"WALK" Urban Nature Route: North & South Glen Park (stop #4)
Did You Know?
Both parks are two of five city-owned “mini-parks” in our neighborhood, all designated for passive use.
North Glen Park is just under one acre, and its elevation change from Wellington Rd. to Kensington Dr. is 44 feet; the height of a 4-story house.
South Glen Park measures just over two acres, and its elevation change from Parkview Ave. to the floor of the glen is 48 feet – almost a five-story building!
The slope that runs along Parkview Drive was carved by glaciers. The valley floor is a perfect example of a glen that at one time was covered by a glacier’s melting waters.
The Stewards of Glen Park are Glen Park’s caretakers through Kzoo Parks Adopt a Park Program. They are removing invasive species, restoring native plants, and have developed a management plan for passive use of the park.
OF SPECIAL NOTE: The WALK Urban Nature Route mirrors some of the grounds of the Potawatomi Tribe Reservation.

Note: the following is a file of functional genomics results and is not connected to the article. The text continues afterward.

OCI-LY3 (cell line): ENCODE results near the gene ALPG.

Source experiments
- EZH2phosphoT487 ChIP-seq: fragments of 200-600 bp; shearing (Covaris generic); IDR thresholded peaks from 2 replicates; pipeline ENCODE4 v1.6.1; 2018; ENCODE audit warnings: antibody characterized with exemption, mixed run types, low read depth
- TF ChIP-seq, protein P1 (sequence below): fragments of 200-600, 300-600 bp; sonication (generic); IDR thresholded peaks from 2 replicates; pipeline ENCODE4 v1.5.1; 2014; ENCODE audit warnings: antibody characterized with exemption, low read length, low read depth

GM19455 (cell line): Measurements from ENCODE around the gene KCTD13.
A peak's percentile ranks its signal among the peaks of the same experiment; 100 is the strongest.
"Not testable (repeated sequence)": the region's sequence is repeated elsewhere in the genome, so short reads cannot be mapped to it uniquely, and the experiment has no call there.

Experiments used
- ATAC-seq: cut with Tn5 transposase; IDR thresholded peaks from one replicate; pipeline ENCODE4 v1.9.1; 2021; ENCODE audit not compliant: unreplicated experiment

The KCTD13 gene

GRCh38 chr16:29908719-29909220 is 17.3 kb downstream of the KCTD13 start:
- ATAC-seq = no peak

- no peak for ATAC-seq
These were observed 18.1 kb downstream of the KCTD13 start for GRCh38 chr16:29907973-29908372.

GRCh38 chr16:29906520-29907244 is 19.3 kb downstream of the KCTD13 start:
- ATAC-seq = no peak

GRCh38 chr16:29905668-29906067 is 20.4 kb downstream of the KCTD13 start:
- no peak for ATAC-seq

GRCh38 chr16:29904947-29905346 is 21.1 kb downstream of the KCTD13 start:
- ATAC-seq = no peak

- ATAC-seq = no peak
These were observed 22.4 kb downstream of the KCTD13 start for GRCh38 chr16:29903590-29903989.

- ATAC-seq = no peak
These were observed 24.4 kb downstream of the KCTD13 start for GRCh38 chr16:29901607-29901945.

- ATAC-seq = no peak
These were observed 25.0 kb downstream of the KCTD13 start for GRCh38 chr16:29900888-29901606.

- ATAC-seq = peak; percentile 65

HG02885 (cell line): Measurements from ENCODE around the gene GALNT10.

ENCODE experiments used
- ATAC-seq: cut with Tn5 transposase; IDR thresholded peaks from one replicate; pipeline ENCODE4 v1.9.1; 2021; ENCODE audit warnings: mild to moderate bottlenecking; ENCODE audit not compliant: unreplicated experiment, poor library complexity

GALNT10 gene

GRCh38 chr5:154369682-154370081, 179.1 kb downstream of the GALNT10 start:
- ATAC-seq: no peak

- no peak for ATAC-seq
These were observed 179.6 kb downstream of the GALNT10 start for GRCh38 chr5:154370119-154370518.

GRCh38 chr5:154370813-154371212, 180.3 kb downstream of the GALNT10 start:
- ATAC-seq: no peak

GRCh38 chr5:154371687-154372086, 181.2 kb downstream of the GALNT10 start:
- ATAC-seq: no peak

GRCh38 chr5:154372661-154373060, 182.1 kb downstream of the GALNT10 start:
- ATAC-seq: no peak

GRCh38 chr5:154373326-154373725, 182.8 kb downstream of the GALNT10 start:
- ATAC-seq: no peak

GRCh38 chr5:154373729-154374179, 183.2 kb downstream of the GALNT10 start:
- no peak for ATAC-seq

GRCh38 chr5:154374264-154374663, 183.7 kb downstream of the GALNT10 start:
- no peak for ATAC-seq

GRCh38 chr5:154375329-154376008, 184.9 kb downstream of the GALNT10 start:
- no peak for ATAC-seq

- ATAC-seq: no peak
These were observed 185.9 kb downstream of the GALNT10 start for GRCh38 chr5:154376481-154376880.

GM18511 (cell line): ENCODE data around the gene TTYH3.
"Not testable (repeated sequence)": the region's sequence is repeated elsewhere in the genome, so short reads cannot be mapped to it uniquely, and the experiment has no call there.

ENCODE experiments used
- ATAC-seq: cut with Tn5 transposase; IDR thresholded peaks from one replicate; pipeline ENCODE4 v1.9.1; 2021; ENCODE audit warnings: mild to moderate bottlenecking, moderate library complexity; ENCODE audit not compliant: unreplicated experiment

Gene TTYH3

When European settlers arrived in the area that was to become Kalamazoo County, the land was occupied by the Potawatomi Tribe, a branch of the greater Algonquin Peoples.
The Match-E-Be-Nash-She-Wish Band of Pottawatomi Indians (Gun Lake Tribe) is part of the historic Three Fires Confederacy, an alliance of the Pottawatomi (Bodewadmi), Ottawa (Odawa) and Chippewa (Ojibwe). Tribal Nations in the Great Lakes region are also known as the Neshnibek, or original people. Learn more about the history of the Gun Lake Tribe HERE.
The original boundaries of the 19th century Match-E-Be-Nash-She-Wish Pottawatomi reservation covers nine square miles. Below is a map of the reservation along with a rough guide as to where present-day roads follow its borders